Jail for criminal who was given one last chance
A prolific burglar who re-offended after being given a chance to turn his life around was today jailed for five years.
Bradley Wernham admitted more than 600 offences across Essex with police estimating he had stolen about �1.1 million of goods, including hi-powered sports cars.
But the prolific 19-year-old thief was controversially given an opportunity to turn his back on his life of crime when he appeared before Judge Christopher Ball QC at Chelmsford Crown Court last October.
Instead of jail, Wernham was re-homed in Chelmsford and given a string of community penalties including a three-year supervision order, night-time curfew and unpaid work.
The sentence was made with the agreement of Essex Police and was the first time the force had tried the “innovative” scheme which the judge admitted that while a “gamble”, was the best course of action.
You may also want to watch:
But by January Wernham had attempted to burgle another house.
He was hauled back before Judge Ball who yesterday sentenced him to four-and-a-half years for the original offences, and a further six months for the attempted burglary.
- 1 Body of man, 22, found in River Orwell
- 2 Aldi targets Felixstowe, Saxmundham and Sudbury for new stores
- 3 'Kind and loving' husband-to-be dies of lymphoma aged 27
- 4 Pub near Stowmarket closes temporarily due to Covid-19 case
- 5 Wanted man arrested in Stowupland village
- 6 Former Town assistant Taylor back in football
- 7 WATCH: 'Selfish' drug-driver ploughs into police detective's vehicle
- 8 Pair arrested for alleged sex assault on young woman
- 9 265 new homes set to be built off A14 at Stowmarket
- 10 Sweltering Suffolk could see hottest day this year ahead of thunderstorms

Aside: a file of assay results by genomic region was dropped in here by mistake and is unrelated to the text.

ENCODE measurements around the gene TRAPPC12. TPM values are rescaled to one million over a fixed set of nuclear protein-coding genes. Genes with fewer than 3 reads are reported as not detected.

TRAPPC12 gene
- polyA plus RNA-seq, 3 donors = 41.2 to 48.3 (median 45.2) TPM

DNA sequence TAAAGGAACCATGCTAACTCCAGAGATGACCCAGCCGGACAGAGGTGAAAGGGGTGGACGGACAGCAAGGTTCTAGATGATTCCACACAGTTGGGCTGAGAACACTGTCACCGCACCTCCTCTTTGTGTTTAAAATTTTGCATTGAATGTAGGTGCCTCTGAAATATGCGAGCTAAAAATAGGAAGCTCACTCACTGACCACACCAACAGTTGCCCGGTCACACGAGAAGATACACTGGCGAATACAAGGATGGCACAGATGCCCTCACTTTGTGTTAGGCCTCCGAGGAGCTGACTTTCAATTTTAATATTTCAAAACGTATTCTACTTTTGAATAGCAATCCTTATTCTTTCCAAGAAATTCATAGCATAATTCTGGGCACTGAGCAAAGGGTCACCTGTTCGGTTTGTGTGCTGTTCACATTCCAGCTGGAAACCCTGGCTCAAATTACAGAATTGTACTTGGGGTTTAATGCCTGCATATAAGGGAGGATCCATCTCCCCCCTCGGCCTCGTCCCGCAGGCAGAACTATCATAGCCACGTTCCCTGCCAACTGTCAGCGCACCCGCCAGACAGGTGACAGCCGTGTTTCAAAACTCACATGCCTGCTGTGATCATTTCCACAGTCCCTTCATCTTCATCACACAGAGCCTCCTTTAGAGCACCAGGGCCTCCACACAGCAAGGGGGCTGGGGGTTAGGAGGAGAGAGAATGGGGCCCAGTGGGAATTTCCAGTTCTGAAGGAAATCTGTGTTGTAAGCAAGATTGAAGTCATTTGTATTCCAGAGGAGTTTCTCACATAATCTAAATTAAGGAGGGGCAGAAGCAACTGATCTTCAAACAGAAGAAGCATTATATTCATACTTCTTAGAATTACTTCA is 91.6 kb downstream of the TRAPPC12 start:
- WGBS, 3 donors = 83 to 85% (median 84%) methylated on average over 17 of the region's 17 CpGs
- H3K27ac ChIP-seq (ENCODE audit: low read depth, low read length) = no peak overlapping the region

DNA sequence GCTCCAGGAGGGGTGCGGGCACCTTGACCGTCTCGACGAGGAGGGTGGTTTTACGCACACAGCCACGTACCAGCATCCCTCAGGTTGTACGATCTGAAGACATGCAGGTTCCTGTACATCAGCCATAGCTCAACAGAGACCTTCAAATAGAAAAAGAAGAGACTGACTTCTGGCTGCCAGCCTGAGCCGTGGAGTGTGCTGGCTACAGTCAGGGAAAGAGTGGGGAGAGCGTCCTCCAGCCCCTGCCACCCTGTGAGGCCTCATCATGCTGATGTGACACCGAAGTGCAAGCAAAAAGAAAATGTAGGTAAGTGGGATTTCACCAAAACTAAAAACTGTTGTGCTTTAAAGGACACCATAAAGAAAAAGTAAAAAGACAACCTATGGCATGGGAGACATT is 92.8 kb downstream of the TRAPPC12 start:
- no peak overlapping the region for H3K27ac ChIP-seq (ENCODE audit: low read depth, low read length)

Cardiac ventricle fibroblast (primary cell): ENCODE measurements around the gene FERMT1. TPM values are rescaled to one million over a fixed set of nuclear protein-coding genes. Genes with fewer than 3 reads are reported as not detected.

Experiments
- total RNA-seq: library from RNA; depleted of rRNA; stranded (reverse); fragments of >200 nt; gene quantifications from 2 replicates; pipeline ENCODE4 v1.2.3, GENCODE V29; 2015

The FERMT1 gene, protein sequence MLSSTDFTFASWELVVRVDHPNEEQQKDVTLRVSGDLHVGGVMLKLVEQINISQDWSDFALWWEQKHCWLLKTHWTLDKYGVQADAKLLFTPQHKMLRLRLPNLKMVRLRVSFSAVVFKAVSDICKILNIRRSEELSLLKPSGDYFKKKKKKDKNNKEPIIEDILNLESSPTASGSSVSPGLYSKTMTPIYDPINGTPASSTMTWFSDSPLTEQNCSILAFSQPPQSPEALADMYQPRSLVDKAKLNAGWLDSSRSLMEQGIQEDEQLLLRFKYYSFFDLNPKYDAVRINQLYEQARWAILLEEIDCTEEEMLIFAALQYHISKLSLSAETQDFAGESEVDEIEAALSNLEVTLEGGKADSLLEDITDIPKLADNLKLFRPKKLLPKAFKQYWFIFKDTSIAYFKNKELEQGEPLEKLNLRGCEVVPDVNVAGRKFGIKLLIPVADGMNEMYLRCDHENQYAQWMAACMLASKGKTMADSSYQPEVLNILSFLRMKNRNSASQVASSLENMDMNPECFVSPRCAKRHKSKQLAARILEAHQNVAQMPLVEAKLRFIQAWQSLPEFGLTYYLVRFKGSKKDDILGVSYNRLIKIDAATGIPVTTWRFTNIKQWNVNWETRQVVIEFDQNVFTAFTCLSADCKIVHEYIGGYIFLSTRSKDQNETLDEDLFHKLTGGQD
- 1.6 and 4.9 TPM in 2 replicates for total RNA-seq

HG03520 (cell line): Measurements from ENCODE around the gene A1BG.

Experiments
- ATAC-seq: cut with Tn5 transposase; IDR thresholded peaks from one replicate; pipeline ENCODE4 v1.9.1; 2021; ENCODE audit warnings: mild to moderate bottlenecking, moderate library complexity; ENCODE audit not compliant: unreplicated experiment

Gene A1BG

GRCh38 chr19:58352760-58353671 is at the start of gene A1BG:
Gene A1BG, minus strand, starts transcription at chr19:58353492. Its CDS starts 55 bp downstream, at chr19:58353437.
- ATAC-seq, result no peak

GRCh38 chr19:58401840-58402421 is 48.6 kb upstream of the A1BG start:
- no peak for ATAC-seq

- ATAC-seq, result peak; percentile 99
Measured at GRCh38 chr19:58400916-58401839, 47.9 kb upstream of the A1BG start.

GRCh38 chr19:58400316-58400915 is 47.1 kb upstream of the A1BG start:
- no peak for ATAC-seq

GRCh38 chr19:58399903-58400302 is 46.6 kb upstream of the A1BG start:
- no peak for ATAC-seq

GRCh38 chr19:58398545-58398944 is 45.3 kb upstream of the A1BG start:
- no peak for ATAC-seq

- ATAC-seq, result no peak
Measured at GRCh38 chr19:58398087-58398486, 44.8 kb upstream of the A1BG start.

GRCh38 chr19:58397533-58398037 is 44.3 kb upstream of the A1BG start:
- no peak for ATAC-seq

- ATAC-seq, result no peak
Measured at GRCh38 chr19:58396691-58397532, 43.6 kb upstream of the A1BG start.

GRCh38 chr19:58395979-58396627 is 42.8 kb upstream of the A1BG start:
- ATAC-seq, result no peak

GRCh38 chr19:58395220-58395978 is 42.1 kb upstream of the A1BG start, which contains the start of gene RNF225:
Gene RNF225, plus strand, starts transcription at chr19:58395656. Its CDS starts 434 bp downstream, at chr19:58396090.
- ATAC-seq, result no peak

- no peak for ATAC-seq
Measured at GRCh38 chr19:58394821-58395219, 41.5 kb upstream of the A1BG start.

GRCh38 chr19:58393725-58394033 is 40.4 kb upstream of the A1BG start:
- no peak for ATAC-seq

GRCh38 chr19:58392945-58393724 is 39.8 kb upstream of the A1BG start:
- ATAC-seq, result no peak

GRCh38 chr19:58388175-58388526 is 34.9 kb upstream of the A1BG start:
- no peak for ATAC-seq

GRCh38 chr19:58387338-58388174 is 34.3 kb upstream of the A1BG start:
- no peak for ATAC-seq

Judge Ball said Wernham’s “immaturity” was to blame for him not fully engaging in the scheme.
Chelmsford Crown Court yesterday heard Wernham initially co-operated with the project by admitting 645 crimes - 300 of which were burglaries.
Judge Ball said: “The sentence I then passed was a considered and deliberate risk in the hope that, given the encouraging signs, that such a course would indeed break Mr Wernham out of his cycle of offending.
“The risk that I then took obviously has not ultimately resulted in the desired effect.”
Wernham told probation officers he committed offences for the “buzz”.
The court heard that by January, Wernham was aware police were tracking his movements and concerned his move from Harlow to Chelmsford could be linked to a rise in burglaries in the area.
The judge told Wernham: “As explained to probation, committing offences gives you a buzz, gives you an adrenalin rush and you were pitting your wits against the police.”
Prosecutor Rex Bryan said the intended target may have been a BMW M5 car parked in the driveway of the home Wernham tried to break into on that occasion.
The judge praised the police for trialling the scheme despite Wernham’s reoffending, saying: “There are more ways of making life safer for the public than just locking people up”.
“There is real scope for these aspects of rehabilitation to take place in the community and occasionally, in cases such as this, the risk is justified. It was a unique case.
“The fact that it has not been successful in the sense that Mr Wernham has chosen to reoffend must not discourage the police from continuing to employ the scheme and this approach to selected offenders.